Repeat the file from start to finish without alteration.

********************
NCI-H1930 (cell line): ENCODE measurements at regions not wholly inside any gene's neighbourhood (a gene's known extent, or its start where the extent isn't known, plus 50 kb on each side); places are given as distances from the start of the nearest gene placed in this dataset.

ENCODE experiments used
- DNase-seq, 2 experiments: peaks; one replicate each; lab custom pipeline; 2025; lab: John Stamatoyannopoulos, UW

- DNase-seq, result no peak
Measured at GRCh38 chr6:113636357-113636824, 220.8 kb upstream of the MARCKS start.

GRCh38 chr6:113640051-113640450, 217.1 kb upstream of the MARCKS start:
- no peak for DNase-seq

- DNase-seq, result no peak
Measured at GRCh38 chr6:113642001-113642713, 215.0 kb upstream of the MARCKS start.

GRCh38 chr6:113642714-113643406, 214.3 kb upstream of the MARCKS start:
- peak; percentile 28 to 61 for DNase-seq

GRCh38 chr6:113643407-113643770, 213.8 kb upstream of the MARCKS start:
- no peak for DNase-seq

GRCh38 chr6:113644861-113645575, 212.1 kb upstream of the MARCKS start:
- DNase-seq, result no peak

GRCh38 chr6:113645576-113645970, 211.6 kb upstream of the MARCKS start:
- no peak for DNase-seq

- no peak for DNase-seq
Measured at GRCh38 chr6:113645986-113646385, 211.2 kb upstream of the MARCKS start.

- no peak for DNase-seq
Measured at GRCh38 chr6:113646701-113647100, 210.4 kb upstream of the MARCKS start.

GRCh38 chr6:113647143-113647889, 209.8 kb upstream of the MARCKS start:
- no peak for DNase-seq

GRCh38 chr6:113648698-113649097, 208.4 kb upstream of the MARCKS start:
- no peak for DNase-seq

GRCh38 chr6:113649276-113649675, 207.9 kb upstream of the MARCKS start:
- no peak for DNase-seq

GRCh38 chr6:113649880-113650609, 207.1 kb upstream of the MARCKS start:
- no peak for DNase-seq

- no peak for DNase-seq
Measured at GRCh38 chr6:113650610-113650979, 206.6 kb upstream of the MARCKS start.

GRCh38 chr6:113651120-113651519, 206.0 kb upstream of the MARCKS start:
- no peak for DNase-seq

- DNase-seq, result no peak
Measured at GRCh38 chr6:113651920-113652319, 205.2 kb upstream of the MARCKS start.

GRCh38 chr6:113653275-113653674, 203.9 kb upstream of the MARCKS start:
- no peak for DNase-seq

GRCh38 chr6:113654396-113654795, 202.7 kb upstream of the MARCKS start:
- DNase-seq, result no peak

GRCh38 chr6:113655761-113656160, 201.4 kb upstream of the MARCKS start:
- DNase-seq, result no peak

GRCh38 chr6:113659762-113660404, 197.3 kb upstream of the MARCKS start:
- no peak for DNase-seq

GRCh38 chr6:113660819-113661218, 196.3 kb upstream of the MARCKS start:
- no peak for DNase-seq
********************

NCI-H1930 (cell line): ENCODE measurements at regions not wholly inside any gene's neighbourhood (a gene's known extent, or its start where the extent isn't known, plus 50 kb on each side); places are given as distances from the start of the nearest gene placed in this dataset.

ENCODE experiments used
- DNase-seq, 2 experiments: peaks; one replicate each; lab custom pipeline; 2025; lab: John Stamatoyannopoulos, UW

- DNase-seq, result no peak
Measured at GRCh38 chr6:113636357-113636824, 220.8 kb upstream of the MARCKS start.

GRCh38 chr6:113640051-113640450, 217.1 kb upstream of the MARCKS start:
- no peak for DNase-seq

- DNase-seq, result no peak
Measured at GRCh38 chr6:113642001-113642713, 215.0 kb upstream of the MARCKS start.

GRCh38 chr6:113642714-113643406, 214.3 kb upstream of the MARCKS start:
- peak; percentile 28 to 61 for DNase-seq

GRCh38 chr6:113643407-113643770, 213.8 kb upstream of the MARCKS start:
- no peak for DNase-seq

GRCh38 chr6:113644861-113645575, 212.1 kb upstream of the MARCKS start:
- DNase-seq, result no peak

GRCh38 chr6:113645576-113645970, 211.6 kb upstream of the MARCKS start:
- no peak for DNase-seq

- no peak for DNase-seq
Measured at GRCh38 chr6:113645986-113646385, 211.2 kb upstream of the MARCKS start.

- no peak for DNase-seq
Measured at GRCh38 chr6:113646701-113647100, 210.4 kb upstream of the MARCKS start.

GRCh38 chr6:113647143-113647889, 209.8 kb upstream of the MARCKS start:
- no peak for DNase-seq

GRCh38 chr6:113648698-113649097, 208.4 kb upstream of the MARCKS start:
- no peak for DNase-seq

GRCh38 chr6:113649276-113649675, 207.9 kb upstream of the MARCKS start:
- no peak for DNase-seq

GRCh38 chr6:113649880-113650609, 207.1 kb upstream of the MARCKS start:
- no peak for DNase-seq

- no peak for DNase-seq
Measured at GRCh38 chr6:113650610-113650979, 206.6 kb upstream of the MARCKS start.

GRCh38 chr6:113651120-113651519, 206.0 kb upstream of the MARCKS start:
- no peak for DNase-seq

- DNase-seq, result no peak
Measured at GRCh38 chr6:113651920-113652319, 205.2 kb upstream of the MARCKS start.

GRCh38 chr6:113653275-113653674, 203.9 kb upstream of the MARCKS start:
- no peak for DNase-seq

GRCh38 chr6:113654396-113654795, 202.7 kb upstream of the MARCKS start:
- DNase-seq, result no peak

GRCh38 chr6:113655761-113656160, 201.4 kb upstream of the MARCKS start:
- DNase-seq, result no peak

GRCh38 chr6:113659762-113660404, 197.3 kb upstream of the MARCKS start:
- no peak for DNase-seq

GRCh38 chr6:113660819-113661218, 196.3 kb upstream of the MARCKS start:
- no peak for DNase-seq